I feel like I need a T-shirt that says “I survived TechEd”. It was my first time at TechEd and no one can really prepare you for how much work and play takes place at a huge conference like that. I had a BLAST. Our VB6 to .NET migration talks went well but I think by far the most fun was working the Visual Studio booths (so much so that I stayed longer there than I signed up for). I also did a .Net Rocks! show on VB XML Literals (I’ll let you know when it goes live) and hung out at the MSDN booths for a bit playing with the new Social Bookmarks and Feeds. Oh yea, and lots and lots of parties (I’m pretty good at those ;-)) Lessons Learned: Next time bring more business cards. I ran out the second day!
I say duty but manning the booth really didn’t feel like a chore at all. The most fun I always have is talking to people about what they work on, then trying to understand their business challenges and hearing what technology decisions they’ve made. Most folks I spoke with were government employees (agriculture, energy, defense, and a couple people building applications for local police as well). Other folks were building or maintaining departmental applications in large corporations. Fun stuff.
It was also great to hear that most people I spoke with had downloaded and were starting to use Visual Studio 2008. There was lots of great feedback here especially related to IntelliSense and of course LINQ. Many people wanted me to show them how to do something in LINQ as it seemed that they were still trying to get their heads around it all. Some people I spoke with didn’t realize that LINQ isn’t just for accessing data in a database. LINQ is a way to query any collection, be that in-memory objects, XML, or even over in-memory DataSets.
I think my favorite moment was when I worked with a developer that was trying to search an XML document using the XML DOM and we moved the code to LINQ to XML and queried it using one LINQ statement — thus eliminating more than a page full of code. I also showed XML IntelliSense in VB by including a schema in the project. I pointed people to the downloads section of the Visual Basic Developer Center to install the XML to Schema tool which automatically infers the schema of XML data. It’ll be good to get this tool baked into SP1.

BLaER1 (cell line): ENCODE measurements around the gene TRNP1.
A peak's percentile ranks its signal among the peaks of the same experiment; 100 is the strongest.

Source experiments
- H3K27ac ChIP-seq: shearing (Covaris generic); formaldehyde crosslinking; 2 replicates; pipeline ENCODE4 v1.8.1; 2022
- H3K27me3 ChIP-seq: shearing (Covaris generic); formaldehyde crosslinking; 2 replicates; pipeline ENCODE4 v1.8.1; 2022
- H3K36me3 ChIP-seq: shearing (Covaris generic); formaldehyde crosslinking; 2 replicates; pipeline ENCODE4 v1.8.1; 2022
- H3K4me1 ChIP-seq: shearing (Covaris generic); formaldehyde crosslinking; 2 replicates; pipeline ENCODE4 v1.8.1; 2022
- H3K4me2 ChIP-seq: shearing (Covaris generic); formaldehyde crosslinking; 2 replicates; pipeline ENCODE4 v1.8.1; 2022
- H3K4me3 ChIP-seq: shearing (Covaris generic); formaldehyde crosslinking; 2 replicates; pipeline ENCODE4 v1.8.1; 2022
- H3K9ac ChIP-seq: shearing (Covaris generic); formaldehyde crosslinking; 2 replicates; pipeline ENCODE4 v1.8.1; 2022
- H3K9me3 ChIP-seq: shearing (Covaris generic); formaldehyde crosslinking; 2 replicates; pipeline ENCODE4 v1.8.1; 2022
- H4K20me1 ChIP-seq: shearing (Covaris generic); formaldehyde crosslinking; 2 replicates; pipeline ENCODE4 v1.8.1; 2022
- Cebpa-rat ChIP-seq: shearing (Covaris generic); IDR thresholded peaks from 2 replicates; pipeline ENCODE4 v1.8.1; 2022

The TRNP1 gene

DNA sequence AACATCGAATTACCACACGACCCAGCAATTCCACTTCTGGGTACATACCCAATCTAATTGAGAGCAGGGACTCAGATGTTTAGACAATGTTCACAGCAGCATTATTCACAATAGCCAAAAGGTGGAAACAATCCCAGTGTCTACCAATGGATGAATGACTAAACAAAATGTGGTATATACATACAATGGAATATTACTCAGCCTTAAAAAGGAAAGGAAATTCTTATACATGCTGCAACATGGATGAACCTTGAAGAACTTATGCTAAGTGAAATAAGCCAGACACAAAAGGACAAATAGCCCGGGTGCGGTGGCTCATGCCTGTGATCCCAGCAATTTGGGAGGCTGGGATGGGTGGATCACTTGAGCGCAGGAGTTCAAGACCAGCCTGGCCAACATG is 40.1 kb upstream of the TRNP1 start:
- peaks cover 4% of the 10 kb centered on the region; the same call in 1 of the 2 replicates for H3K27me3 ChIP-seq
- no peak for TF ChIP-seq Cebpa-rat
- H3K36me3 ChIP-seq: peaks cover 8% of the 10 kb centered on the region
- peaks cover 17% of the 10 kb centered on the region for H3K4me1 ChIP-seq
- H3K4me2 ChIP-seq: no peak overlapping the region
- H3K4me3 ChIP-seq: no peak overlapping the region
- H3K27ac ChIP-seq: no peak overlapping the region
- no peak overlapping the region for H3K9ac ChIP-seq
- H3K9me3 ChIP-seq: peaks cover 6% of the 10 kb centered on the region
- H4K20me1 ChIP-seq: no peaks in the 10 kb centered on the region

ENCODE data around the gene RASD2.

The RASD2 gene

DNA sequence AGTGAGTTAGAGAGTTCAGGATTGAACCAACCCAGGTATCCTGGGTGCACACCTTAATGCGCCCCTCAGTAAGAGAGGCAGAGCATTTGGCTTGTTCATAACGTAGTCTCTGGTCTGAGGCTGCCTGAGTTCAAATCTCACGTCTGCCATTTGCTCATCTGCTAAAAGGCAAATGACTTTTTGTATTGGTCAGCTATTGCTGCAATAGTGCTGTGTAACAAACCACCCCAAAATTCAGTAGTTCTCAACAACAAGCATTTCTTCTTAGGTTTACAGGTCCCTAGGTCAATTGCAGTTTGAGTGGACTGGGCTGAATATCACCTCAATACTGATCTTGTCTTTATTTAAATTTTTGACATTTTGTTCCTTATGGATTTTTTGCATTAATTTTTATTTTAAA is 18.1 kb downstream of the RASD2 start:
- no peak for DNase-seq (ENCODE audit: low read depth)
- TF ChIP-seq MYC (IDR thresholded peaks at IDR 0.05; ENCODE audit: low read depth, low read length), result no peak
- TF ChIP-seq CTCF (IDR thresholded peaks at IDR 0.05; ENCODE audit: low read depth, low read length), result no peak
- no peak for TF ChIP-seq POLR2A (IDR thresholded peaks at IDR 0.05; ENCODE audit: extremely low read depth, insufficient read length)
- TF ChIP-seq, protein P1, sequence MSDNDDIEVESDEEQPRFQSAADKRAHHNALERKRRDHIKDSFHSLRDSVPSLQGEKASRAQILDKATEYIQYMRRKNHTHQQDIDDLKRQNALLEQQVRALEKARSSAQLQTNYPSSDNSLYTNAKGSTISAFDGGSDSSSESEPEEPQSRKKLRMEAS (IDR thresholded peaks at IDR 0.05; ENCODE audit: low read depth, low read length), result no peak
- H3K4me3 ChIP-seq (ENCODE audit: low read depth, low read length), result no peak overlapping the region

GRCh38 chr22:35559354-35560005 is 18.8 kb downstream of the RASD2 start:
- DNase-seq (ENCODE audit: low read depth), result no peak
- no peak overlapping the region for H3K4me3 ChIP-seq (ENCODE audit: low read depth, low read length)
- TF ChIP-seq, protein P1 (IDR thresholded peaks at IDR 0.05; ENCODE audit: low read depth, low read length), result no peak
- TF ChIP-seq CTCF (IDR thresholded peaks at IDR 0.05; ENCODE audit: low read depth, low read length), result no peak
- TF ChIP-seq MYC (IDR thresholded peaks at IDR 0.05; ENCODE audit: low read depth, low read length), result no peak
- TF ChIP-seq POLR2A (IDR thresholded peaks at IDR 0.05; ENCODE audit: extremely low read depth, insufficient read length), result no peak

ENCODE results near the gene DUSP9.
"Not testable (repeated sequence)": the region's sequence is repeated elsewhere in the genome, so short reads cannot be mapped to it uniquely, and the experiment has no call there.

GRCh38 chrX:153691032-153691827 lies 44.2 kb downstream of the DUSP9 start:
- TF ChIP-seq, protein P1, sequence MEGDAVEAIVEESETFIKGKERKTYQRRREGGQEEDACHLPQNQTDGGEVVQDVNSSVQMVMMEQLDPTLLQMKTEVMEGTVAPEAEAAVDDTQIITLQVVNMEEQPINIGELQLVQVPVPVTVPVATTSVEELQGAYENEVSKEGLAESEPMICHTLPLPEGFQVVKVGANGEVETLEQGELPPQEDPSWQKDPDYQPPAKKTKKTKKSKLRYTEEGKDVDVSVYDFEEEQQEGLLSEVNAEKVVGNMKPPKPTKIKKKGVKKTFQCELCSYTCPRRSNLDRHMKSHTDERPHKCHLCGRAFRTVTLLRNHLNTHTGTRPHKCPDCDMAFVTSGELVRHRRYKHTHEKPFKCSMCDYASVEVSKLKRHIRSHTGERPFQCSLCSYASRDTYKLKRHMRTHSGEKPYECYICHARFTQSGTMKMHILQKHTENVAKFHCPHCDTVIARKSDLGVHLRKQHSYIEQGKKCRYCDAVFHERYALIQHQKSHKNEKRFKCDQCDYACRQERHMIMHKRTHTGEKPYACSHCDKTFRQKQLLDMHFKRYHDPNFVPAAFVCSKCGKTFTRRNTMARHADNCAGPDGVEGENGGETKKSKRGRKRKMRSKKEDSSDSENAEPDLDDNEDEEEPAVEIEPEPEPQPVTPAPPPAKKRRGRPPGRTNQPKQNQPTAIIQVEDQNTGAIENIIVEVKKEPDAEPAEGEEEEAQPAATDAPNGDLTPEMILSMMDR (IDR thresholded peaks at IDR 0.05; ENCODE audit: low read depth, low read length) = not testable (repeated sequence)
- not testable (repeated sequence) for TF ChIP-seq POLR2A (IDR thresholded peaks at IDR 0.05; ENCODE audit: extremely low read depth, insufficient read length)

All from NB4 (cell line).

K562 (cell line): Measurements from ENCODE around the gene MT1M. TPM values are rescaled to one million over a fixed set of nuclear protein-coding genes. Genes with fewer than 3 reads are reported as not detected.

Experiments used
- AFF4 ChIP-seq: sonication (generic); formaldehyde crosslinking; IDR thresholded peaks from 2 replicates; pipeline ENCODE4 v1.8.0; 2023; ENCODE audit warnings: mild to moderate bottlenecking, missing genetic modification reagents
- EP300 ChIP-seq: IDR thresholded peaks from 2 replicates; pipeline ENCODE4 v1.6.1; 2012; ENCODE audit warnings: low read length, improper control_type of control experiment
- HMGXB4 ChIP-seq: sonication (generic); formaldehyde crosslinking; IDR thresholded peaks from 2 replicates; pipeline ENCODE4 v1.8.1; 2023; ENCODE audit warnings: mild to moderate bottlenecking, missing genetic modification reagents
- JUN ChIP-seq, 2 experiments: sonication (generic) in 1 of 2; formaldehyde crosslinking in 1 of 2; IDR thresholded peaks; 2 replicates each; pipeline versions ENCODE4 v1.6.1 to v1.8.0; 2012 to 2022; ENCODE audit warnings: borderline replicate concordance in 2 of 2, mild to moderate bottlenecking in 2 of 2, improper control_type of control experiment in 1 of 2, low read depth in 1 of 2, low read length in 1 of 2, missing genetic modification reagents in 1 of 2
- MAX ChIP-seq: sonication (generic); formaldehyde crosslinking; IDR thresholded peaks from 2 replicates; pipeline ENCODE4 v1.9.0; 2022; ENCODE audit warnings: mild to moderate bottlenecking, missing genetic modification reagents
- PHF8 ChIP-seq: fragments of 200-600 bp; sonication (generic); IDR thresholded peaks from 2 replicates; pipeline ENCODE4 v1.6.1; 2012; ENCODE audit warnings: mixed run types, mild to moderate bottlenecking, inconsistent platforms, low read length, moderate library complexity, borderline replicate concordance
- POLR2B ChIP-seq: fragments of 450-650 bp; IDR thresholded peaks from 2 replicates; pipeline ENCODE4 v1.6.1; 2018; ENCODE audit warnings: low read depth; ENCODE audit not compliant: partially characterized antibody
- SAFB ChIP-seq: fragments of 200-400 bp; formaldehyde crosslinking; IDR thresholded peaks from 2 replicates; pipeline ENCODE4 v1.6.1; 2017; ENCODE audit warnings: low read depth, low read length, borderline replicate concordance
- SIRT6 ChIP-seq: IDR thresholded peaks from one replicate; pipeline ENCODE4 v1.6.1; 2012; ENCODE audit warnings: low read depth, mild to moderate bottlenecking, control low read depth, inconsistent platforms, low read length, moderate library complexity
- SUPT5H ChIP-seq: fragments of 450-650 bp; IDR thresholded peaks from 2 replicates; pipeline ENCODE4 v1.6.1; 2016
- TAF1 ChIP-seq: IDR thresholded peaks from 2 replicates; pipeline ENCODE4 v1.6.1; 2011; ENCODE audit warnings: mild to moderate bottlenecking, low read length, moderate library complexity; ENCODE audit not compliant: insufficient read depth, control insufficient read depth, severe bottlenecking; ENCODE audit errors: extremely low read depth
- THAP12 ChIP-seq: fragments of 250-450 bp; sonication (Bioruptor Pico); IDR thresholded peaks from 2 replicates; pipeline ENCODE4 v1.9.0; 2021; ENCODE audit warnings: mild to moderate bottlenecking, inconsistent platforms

There were also a lot of good discussions at the booth on LINQ to relational data (SQL, Entities, DataSets) and which approach is best in what scenarios. I got a couple “not another data access technology” vibes but once I explained them as options on top of ADO.NET rather than replacements I think people were more at ease. I showed a few people how you can take advantage of LINQ without having to re-architect your data access layer at all. I also pointed people who know T-SQL but are trying to learn LINQ to a series of blog posts the VB Team is putting together on “Converting SQL to LINQ” that show translations of a variety of statements and scenarios.
VB6 to .NET Migration Talks
The VB6 to .NET Migration topic had a great turnout. What was a bit surprising is that even though the Interop Forms Toolkit has been out for more than a year, it was news to almost everyone. Folks planning a phased migration should really get the Interop Toolkit and the Power Packs into their arsenal.
This topic had two sessions that I did with Rob Windsor (VB MVP) and Paul Yuknewicz (colleague at Microsoft). We did one TLC in an “interactive theater” located on the trade show floors as well as one “birds-of-a-feather” (BOF) discussion. The TLC we presented in similar format to the Webcast I did with Rob that you can view here. The BOF was really more of an interactive discussion and the group had some great challenges and we addressed many architectural options for migration. The discussion also included a couple great folks from ArtinSoft who provide migration tools and consulting.
VB6 to .NET Migration resources:
- Developer Centers: Visual Basic 6, Visual Basic.NET
- Interop Forms Toolkit (check out resources here and here as well)
- Visual Basic PowerPacks
- Assessment Tool
- Code Advisor
- Free PAG Guide: Upgrading Visual Basic 6.0 Applications to Visual Basic .NET
- Book: Upgrading Microsoft® Visual Basic® 6.0 to Microsoft Visual Basic .NET
- ArtinSoft: VB6 to .NET Migration Tool